Leonce (otherwise referred to as Mr. Pontellier) is trying to read his newspaper. Interrupted by a noisy parrot, he takes his newspaper and marches off to find a more peaceful place to read.
He decides his own cottage is the best bet and settles down on the front porch in a rocking chair to give it another try.
Mr. Pontellier gazes out at the oak trees where several people are playing croquet, including his two young sons.
Mr. Pontellier lights a cigar and fastens his eyes on the sunshade that he sees approaching from the beach. Underneath the sunshade are his wife Edna and a young man named Robert Lebrun.
Mr. Pontellier comments on their sunburns.
Mr. Pontellier places Edna’s rings back on her fingers.
Mr. Pontellier states that he is going to Klein’s hotel (the club where he hangs out a lot) to play pool. He invites Robert to come along.
Mr. Pontellier tells Edna that she should send Robert away when he begins to bore her.
As Mr. Pontellier is walking away, his two sons run after him. They want to follow him to the club.
Mr. Pontellier tells them to stay put, promising bonbons and peanuts if they behave.
Mr. Pontellier comes home from the club around 11 p.m. Edna is already asleep.
Mr. Pontellier piles his money on the dresser and tries to talk to Edna as he undresses, but she is too sleepy to respond.
Mr. Pontellier feels discouraged that his wife doesn’t display more interest in his doings. Mr. Pontellier has forgotten the bonbons and peanuts for his young sons, but he goes in to check on them.
He returns to Edna convinced that Raoul has a high fever. He insists that she go check on him.
Mr. Pontellier lights a cigar and continues to insist that Edna get out of bed.
Afterwards, Mr. Pontellier lies down and goes straight to sleep.
In the morning, Mr. Pontellier goes off to his job in New Orleans. Before departing, he generously hands over half the money he won at the club the night before.
Mr. Pontellier attends the party at Madame Lebrun’s house and dances with Edna twice.
Afterwards, when they all go to the beach, Mr. Pontellier reassures Edna that he was watching while she swam, making sure that she was safe and not too far out.
Mr. Pontellier comes home to find Edna lying in the hammock. He suggests that she come inside, since it is past one in the morning. When she doesn’t follow his suggestion, he starts being authoritative, demanding that she go inside.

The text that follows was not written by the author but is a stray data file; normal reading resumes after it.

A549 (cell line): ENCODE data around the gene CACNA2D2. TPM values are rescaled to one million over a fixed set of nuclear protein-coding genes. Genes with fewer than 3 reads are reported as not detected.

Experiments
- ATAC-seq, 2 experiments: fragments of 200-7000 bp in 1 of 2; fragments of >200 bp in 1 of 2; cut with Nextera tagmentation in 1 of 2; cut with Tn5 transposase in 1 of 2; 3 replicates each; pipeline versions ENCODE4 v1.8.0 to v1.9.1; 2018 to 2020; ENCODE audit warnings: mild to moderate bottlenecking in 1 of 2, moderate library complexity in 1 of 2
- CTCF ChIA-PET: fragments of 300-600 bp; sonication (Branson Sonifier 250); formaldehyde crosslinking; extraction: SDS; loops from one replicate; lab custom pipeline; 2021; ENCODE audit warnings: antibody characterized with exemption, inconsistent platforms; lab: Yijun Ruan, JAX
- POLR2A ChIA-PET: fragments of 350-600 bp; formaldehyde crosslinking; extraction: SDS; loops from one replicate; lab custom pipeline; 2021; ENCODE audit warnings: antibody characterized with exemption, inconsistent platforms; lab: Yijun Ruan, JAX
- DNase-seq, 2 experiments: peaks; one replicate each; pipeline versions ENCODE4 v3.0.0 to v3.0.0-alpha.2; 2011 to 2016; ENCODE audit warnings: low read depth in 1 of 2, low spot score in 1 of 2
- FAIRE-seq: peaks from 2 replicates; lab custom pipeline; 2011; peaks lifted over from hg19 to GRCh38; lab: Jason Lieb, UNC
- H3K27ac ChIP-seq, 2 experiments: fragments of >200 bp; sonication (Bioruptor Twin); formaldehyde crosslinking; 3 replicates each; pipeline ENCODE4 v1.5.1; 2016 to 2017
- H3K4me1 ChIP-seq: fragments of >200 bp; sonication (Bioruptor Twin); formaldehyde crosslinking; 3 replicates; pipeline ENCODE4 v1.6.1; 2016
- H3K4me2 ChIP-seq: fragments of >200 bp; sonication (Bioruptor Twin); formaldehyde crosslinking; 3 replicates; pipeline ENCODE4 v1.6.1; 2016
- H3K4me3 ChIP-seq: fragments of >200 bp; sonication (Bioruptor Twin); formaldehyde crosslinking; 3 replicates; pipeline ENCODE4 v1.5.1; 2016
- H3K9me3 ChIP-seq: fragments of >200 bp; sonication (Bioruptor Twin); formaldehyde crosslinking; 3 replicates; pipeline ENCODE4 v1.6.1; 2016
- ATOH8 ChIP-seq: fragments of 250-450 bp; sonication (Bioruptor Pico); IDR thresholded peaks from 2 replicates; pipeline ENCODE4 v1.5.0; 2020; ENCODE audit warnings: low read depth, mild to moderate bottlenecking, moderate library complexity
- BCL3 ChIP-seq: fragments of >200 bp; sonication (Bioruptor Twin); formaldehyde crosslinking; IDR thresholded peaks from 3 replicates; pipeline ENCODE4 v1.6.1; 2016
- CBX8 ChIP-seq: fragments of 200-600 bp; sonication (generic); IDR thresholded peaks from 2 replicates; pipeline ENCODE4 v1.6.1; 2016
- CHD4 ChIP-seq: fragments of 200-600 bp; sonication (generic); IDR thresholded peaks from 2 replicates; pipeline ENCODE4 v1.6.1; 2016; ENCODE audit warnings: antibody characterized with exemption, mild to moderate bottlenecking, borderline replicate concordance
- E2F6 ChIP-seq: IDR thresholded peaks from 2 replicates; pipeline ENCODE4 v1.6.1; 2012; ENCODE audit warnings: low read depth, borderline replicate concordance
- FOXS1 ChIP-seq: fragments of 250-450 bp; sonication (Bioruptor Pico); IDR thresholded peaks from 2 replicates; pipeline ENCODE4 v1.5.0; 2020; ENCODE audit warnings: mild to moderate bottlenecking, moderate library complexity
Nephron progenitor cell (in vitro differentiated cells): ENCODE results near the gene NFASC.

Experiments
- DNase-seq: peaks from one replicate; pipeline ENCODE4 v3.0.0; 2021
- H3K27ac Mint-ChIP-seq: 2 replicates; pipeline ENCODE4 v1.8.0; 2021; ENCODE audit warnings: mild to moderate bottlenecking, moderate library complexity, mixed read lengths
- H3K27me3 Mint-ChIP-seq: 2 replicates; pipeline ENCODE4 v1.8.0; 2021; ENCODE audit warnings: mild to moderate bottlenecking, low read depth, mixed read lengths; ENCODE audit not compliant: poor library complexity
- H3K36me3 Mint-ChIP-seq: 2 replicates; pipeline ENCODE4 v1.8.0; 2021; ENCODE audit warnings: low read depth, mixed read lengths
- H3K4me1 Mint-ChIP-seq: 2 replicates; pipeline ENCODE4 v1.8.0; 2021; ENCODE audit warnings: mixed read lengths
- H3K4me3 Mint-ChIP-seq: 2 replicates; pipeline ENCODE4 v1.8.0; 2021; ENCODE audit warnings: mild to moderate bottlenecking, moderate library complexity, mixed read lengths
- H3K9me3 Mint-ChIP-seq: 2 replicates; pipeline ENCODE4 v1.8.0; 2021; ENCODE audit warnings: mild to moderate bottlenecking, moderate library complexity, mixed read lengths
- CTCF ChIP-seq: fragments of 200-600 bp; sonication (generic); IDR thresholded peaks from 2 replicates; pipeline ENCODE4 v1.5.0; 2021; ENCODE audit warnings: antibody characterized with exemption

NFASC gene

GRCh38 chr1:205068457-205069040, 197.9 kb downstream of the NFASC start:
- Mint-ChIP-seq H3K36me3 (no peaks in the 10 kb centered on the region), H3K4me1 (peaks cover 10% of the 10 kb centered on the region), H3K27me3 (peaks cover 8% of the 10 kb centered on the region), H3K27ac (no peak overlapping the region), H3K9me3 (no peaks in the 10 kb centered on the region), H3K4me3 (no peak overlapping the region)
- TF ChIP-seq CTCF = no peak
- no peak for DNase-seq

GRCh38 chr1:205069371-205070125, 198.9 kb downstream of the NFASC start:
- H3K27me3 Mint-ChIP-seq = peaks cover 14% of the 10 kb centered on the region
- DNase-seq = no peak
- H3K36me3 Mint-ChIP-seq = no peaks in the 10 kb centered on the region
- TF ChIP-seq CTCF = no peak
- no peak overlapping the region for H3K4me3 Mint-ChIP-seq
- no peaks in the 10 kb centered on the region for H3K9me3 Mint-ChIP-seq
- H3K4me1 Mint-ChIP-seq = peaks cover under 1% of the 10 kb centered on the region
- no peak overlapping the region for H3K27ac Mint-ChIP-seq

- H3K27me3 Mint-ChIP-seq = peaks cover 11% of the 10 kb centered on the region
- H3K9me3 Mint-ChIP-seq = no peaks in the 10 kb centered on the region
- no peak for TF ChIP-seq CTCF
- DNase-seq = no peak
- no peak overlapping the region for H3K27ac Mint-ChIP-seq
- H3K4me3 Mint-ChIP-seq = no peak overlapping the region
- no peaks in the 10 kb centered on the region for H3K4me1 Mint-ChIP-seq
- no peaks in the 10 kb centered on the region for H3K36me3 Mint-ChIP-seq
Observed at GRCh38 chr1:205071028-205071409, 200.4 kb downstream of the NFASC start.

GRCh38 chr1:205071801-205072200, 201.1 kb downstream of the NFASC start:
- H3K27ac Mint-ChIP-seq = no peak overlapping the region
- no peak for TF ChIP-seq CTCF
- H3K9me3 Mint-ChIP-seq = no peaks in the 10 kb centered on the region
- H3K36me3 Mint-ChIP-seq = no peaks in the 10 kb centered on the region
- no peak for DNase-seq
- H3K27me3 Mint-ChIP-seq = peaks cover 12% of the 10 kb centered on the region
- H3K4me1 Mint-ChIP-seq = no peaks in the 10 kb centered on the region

When Mr. Pontellier sees that she isn’t going to come, he goes back inside, gets a glass of wine and a few cigars and takes them outside. He offers Edna a glass of wine and when she refuses, he sits down beside her to drink his own, then smokes the cigars.
When Edna finally gets up to go into the house she asks Mr. Pontellier if he’s coming. He tells her he will go in as soon as he finishes his cigar.
After Robert leaves for Mexico, Mr. Pontellier asks Edna if she misses him. He shares stories about Robert.
Back in New Orleans, Mr. Pontellier sits at the dinner table and notices that Edna is wearing a house dress instead of her more formal clothing. Since it is a Tuesday, the day visitors come calling, he asks her what is going on.
Mr. Pontellier is horrified when Edna says she went out instead of receiving visitors. He says they can’t expect to flout convention like that; it will hurt his business concerns.
The food is not cooked to his satisfaction. Angry with Edna, he goes off to get his dinner at the club.
Mr. Pontellier asks Edna to accompany him to pick out new furnishings for their library, but she refuses.
Mr. Pontellier is bewildered and angered by Edna’s behavior. He decides that maybe Edna is becoming unbalanced mentally.
Mr. Pontellier visits their family physician, Doctor Mandelet. He discusses Edna’s behavior, hoping to get some advice.
The doctor recommends letting her do as she pleases. He says the strange behavior will pass.
Mr. Pontellier asks the doctor over for dinner so he can observe Edna for himself.
Edna’s father tells Mr. Pontellier to be more authoritative with Edna.
Mr. Pontellier goes off for a lengthy business trip to New York. He is trying to follow the doctor’s advice of letting Edna do as she likes, in hopes that this phase of hers will pass on its own.
When Mr. Pontellier receives the letter Edna sent telling him that she is planning to move, he immediately writes her back expressing his disapproval. Realizing that she’s probably going to do it anyway, he comes up with a plan to save their reputation.
Mr. Pontellier arranges with an architect to have work done on the big house. These renovations excuse Edna for living in the small house, so making her move appear less scandalous.
Mr. Pontellier writes a letter to Edna saying he will be home in early March.